NHBC director and Zero Carbon Hub chief executive Neil Jefferson questions whether the UK is as suitable for Passivhaus homes as its continental neighbours

Neil JeffersonNeil Jefferson

Recently I’ve been reading the various responses to the launch of the NHBC Foundation’s Lessons from Germany’s Passivhaus experience – it seems to have stimulated some intense debate.

While the number of homes built to the standard in the UK are low compared to elsewhere in Europe, the Passivhaus movement has engaged a large number of vocal and passionate advocates. It captures people’s philosophical beliefs about building and, typically relying on mechanical ventilation and electric heating, offers a package of resources to achieve an overall low energy home.

The use of the word energy here is deliberate. Passivhaus uses energy as the measure with which to assess regulatory compliance. The UK uses carbon dioxide emissions. This difference means that when compared, it is gas rather than electrically heated homes that fare better when assessed against the UK’s Building Regulations. In Austria, for example, where Passivhaus has been more widely adopted, extensive use of hydropower and biomass yields a lower carbon intensity electricity grid than we have. In Germany, government support for the Passivhaus approach has enabled critical financial drivers to follow.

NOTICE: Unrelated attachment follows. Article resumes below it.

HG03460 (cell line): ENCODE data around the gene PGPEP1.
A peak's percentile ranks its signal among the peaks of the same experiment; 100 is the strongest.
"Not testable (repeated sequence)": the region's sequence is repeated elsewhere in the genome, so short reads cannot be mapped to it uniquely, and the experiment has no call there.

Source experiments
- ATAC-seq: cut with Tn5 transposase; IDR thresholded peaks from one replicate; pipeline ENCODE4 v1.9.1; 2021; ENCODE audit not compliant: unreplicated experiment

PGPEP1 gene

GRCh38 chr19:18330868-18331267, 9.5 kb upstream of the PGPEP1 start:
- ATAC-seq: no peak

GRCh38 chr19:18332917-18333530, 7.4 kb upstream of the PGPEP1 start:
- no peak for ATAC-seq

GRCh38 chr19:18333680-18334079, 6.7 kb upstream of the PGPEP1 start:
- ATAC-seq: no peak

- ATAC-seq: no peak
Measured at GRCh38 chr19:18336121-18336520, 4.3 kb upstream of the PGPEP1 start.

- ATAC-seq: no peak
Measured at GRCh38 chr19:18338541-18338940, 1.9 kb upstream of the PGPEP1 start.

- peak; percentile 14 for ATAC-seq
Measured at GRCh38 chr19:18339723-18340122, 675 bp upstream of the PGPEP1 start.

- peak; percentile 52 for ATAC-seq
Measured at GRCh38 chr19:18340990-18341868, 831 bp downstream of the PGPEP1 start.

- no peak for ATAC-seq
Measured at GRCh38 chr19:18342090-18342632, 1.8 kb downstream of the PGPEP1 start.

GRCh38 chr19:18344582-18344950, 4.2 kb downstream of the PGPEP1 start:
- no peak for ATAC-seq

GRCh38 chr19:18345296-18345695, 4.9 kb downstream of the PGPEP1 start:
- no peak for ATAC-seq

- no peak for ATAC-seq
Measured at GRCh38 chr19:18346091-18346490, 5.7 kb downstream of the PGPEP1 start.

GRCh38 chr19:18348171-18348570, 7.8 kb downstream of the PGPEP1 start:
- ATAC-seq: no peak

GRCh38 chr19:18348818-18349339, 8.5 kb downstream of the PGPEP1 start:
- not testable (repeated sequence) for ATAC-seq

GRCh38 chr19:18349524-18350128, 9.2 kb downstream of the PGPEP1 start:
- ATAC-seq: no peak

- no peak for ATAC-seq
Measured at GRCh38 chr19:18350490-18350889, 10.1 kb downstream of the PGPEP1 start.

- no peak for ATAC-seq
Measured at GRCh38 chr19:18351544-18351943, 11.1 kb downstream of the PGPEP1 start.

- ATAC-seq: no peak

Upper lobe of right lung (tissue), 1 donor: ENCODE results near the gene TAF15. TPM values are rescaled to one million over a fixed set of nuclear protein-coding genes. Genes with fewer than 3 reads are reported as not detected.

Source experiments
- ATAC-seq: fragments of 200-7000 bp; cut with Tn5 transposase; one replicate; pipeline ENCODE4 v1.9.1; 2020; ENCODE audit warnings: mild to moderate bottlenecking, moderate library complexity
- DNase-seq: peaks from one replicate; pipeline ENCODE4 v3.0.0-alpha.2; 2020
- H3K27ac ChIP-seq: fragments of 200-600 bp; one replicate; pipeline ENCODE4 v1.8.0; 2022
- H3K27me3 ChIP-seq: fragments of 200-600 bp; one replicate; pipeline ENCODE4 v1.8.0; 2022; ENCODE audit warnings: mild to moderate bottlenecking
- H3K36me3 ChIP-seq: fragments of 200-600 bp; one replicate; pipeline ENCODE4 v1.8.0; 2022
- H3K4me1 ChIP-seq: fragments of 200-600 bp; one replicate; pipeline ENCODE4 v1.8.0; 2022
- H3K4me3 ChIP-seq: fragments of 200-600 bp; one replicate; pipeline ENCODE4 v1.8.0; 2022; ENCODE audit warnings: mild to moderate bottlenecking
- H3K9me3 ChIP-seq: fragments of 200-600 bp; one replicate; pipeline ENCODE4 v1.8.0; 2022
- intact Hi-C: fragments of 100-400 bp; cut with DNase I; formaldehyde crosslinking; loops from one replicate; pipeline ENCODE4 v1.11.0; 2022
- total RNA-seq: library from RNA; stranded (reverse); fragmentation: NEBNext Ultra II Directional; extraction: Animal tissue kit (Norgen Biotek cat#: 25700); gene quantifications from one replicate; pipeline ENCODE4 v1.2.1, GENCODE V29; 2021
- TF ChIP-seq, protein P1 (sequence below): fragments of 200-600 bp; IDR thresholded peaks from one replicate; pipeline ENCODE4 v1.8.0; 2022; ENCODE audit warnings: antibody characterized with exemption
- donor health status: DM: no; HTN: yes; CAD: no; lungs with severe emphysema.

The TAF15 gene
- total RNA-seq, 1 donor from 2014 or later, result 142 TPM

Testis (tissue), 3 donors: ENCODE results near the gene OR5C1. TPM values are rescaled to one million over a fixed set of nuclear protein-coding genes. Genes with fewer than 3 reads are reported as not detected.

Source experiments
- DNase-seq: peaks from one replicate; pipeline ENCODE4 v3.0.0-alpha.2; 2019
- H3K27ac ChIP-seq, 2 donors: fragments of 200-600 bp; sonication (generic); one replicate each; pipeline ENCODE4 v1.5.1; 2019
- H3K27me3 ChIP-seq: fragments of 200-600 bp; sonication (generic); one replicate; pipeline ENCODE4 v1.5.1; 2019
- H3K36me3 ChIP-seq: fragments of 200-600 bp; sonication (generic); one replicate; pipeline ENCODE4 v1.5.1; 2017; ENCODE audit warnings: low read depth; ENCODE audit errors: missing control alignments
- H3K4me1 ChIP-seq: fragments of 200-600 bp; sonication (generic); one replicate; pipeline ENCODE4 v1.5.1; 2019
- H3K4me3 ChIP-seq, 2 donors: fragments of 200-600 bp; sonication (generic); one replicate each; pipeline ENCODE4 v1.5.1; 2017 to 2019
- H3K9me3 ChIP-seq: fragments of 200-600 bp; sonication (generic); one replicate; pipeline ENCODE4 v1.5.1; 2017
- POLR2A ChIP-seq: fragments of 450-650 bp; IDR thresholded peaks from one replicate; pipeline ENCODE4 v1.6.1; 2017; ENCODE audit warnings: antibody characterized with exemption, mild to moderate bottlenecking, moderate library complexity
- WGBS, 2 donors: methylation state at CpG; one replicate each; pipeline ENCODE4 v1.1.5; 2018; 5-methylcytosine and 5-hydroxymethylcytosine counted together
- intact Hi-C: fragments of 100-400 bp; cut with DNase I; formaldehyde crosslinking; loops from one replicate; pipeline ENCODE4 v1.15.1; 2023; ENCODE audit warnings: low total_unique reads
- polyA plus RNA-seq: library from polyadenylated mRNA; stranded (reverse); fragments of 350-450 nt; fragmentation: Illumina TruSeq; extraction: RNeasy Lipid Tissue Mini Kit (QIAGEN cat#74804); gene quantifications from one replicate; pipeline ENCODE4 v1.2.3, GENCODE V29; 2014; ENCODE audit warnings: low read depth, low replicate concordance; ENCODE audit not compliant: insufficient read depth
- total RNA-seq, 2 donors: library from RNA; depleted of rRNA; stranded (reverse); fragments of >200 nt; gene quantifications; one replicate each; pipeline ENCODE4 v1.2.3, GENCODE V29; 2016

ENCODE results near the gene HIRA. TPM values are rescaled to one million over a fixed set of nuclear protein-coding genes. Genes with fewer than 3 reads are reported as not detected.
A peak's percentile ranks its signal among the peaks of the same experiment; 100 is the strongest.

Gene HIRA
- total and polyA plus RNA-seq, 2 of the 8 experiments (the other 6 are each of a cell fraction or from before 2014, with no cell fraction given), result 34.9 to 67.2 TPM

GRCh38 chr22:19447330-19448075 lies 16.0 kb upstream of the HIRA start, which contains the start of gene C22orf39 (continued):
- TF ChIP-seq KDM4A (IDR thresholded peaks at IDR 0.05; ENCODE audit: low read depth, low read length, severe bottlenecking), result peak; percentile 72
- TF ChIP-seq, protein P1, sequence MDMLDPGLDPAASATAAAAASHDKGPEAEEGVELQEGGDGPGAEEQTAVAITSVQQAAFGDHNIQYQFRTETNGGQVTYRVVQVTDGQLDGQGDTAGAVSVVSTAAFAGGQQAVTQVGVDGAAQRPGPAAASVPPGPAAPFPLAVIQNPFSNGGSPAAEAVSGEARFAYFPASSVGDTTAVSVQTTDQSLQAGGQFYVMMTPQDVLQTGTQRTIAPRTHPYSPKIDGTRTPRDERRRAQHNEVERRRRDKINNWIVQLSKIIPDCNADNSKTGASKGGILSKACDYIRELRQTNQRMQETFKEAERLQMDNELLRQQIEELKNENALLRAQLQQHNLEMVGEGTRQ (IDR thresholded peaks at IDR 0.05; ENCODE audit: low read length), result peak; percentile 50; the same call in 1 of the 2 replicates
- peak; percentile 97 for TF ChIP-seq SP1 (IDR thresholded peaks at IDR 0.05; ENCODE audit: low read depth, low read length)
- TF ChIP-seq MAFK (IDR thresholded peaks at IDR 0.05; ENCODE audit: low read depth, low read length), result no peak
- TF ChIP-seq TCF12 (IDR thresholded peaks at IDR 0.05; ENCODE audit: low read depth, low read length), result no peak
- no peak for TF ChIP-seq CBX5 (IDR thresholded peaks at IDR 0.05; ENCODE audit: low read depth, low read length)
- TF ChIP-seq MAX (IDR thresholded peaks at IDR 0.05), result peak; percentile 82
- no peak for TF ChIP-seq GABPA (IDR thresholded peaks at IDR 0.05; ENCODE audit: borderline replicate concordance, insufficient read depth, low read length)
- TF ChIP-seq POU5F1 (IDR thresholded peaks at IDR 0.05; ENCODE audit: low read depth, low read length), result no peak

If you were to ask me whether I think we will see large numbers of Passivhaus certified homes in the UK, my response would be that it’s highly unlikely. It is a very prescriptive standard and in practice it can be difficult and expensive to achieve. But that doesn’t mean that I think the approach is irrelevant to the UK. The “fabric first” ideals of Passivhaus have already been incorporated into the Fabric Energy Efficiency Standard and the Code for Sustainable Homes. In addition, the attention to detail and inbuilt quality assurance procedures of the Passivhaus approach offer us a great learning opportunity, especially when considering how we ensure homes perform in practice as intended.

Neil Jefferson is a director of the NHBC and Zero Carbon Hub chief executive